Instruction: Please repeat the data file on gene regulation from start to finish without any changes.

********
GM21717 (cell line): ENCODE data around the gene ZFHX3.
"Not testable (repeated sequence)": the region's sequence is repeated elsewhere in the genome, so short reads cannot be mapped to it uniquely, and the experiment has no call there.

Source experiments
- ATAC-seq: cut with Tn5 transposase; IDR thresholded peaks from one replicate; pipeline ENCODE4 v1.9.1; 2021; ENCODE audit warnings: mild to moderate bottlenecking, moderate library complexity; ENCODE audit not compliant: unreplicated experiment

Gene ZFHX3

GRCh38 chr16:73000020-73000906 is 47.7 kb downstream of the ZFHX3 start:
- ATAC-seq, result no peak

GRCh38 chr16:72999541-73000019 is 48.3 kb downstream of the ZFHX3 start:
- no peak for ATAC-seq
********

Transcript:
GM21717 (cell line): ENCODE data around the gene ZFHX3.
"Not testable (repeated sequence)": the region's sequence is repeated elsewhere in the genome, so short reads cannot be mapped to it uniquely, and the experiment has no call there.

Source experiments
- ATAC-seq: cut with Tn5 transposase; IDR thresholded peaks from one replicate; pipeline ENCODE4 v1.9.1; 2021; ENCODE audit warnings: mild to moderate bottlenecking, moderate library complexity; ENCODE audit not compliant: unreplicated experiment

Gene ZFHX3

GRCh38 chr16:73000020-73000906 is 47.7 kb downstream of the ZFHX3 start:
- ATAC-seq, result no peak

GRCh38 chr16:72999541-73000019 is 48.3 kb downstream of the ZFHX3 start:
- no peak for ATAC-seq